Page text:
Bryce Harper left in pain Saturday. (Greg Fiume/Getty Images)

Nationals Park went silent in an instant. The thousands in attendance – so excited moments earlier to watch baseball after enduring a three-hour, one-minute rain delay — were in shock. Bryce Harper, the brightest star on a Washington Nationals roster full of them, was on the dirt behind first base holding his left knee in the first inning of the Nationals’ 3-1 victory over the San Francisco Giants on Saturday night. He was in agony and he was not getting up.

The all-star right fielder had just slipped across the base attempting to beat Giants first baseman Ryder Jones to the bag for an infield single with a lunge as his helmet flew off. When his left leg landed beyond the bag, it planted and buckled. He then soared through the air past the first-base umpire, landed on his right side and immediately grabbed his left knee when he hit the ground.

Harper remained there for a few minutes, writhing in pain. Hitting coach Rick Schu and trainer Paul Lessard then helped him off the field, with Manager Dusty Baker trailing. Harper didn’t apply any weight on his left leg, his head down as he limped off the field and through the Nationals’ stunned dugout.

After the game, Baker said Harper hyperextended his knee and will undergo an MRI on Sunday morning. A club spokesperson said the team will provide a further update then, before the Nationals and Giants begin a split doubleheader.

“He was in obvious pain, and he was praying and I was praying, too,” Baker said. “That what we usually do when things are in a bad way. The good thing is he’s young and strong. I’m very optimistic that he’ll be at least fine shortly.”

Harper’s injury was reminiscent of the scene in the same area behind first base on April 28, when Adam Eaton suffered a season-ending knee injury trying to beat out a groundball.

Harper’s left knee injury history in the majors is limited to a bursitis bout in 2013. He underwent surgery to remove the bursa sac in the knee the following offseason, but didn’t have any structural damage.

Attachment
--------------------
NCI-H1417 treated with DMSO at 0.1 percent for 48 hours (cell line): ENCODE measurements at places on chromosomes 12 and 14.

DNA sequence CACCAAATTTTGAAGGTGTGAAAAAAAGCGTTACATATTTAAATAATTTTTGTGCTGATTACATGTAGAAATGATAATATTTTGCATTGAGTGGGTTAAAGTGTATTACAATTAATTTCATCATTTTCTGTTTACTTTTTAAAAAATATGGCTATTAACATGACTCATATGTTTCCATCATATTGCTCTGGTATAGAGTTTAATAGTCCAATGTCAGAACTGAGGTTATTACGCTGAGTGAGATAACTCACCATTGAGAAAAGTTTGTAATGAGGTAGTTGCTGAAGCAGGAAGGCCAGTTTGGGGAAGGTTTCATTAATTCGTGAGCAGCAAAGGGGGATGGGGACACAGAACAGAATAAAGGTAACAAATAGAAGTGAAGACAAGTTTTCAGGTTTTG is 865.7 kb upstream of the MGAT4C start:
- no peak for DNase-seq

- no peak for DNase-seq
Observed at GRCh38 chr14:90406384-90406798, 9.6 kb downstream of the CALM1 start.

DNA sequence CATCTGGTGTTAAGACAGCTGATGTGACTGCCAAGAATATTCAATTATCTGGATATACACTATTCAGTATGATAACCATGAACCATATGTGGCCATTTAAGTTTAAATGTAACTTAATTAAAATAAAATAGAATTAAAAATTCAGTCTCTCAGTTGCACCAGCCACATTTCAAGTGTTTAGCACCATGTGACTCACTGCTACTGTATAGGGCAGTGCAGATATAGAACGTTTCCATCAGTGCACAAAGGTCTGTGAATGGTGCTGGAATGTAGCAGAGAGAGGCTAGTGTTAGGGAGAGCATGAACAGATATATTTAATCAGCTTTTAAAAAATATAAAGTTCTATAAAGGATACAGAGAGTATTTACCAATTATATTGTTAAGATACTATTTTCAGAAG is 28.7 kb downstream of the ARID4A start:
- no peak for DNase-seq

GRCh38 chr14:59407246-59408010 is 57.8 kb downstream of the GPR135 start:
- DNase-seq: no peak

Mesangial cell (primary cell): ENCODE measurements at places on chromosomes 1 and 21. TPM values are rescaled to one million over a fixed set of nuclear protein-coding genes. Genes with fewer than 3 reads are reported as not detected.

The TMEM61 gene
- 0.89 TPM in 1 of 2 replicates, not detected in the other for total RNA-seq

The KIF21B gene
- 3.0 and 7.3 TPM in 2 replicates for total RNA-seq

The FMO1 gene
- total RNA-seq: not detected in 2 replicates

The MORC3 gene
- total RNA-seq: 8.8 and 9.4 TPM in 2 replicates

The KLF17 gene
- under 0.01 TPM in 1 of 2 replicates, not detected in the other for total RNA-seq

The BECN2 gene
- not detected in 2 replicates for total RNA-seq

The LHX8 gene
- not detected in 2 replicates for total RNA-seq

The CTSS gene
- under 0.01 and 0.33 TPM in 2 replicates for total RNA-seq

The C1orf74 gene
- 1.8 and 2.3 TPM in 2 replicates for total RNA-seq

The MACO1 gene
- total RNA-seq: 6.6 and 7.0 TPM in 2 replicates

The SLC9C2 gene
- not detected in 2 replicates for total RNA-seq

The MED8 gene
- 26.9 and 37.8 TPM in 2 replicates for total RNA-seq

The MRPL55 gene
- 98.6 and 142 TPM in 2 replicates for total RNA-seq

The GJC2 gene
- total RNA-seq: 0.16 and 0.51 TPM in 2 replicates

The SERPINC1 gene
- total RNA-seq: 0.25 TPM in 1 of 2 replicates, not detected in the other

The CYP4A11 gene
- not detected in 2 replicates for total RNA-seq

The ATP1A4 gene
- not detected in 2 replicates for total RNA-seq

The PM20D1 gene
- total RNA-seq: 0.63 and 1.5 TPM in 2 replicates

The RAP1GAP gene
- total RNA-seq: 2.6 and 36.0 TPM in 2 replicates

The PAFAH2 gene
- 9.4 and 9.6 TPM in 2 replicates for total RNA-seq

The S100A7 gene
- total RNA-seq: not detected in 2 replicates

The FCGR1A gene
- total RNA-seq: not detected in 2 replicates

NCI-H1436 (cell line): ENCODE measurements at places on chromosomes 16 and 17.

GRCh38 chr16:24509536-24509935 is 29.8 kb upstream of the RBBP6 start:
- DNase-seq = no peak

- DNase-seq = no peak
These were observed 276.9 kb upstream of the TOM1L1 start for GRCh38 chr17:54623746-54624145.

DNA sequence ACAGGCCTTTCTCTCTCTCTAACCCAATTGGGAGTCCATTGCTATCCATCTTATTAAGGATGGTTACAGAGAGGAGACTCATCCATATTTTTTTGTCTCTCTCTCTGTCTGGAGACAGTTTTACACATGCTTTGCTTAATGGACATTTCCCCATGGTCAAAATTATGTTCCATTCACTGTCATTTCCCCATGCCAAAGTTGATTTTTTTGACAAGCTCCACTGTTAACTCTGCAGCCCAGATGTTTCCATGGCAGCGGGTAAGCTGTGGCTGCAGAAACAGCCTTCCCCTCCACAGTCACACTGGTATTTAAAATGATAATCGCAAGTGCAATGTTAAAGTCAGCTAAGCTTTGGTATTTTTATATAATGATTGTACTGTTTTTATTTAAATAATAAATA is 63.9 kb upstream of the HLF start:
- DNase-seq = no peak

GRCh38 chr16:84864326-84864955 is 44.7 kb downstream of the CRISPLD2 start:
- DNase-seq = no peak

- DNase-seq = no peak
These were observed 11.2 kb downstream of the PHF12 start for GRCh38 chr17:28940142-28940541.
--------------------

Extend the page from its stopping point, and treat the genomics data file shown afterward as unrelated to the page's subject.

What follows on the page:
After Saturday’s game, he was seen walking out of the stadium with a slight limp.

“It doesn’t matter what team you’re on,” said Edwin Jackson, who allowed one run across six innings to get the win. “When you see a caliber player like that or any player go down like that, you hope for the best. And it’s fortunate that he’s up and walking. He’s definitely one of those guys you can’t replace on a team. It’s crazy, but it’s definitely great to see him up in spirit and walking around.”

The potential season-altering play occurred minutes into a game that started at 10:06 p.m. after ominous clouds, torrential downpours and lightning rammed the area. Major League Baseball, not the Nationals, decided if and when the game would be played because the Giants don’t return to Washington this season. The league deemed the conditions playable after the rain slowed from its earlier levels, announcing a start time of 10:05 p.m. at 9:22 p.m. The precipitation, however, continued through the first inning.

Last season, Nationals catcher Wilson Ramos suffered a torn anterior cruciate ligament following a rain delay less than two weeks before the start of the postseason. Baker admitted he thought about Ramos’s injury when Harper went down, but said he understood the league’s decision to play the game.

“You had to try to play the game.” Baker said. “This is their only time in with the unbalanced scheduled. So we were kind of at the mercy of the schedule.

For all of the Nationals’ injuries this season, and there have been plenty, they have been able to avoid anything catastrophic since Eaton tore his anterior cruciate ligament. The big boppers in the middle of the order have stayed relatively healthy. Trea Turner, Jayson Werth, and Michael A. Taylor have missed ample time, but their returns are looming. The top four in their starting rotation have avoided major problems, though Stephen Strasburg is one of Washington’s 11 players currently on the disabled list.

The club has overcome the slew of maladies to post the third-best record in baseball at 69-45 after Saturday’s win, relying on characters that began the season on the bench or in the minor leagues to provide boosts on the periphery. The expectation was the team would be whole again by Sept. 1, giving it enough time to gel and build momentum into the postseason.

But whether Harper, a leading NL MVP candidate and arguably baseball’s biggest star, will be around to fuel the playoff run in the heart of the order is now uncertain.

“We’re just hoping for the best,” Baker said.

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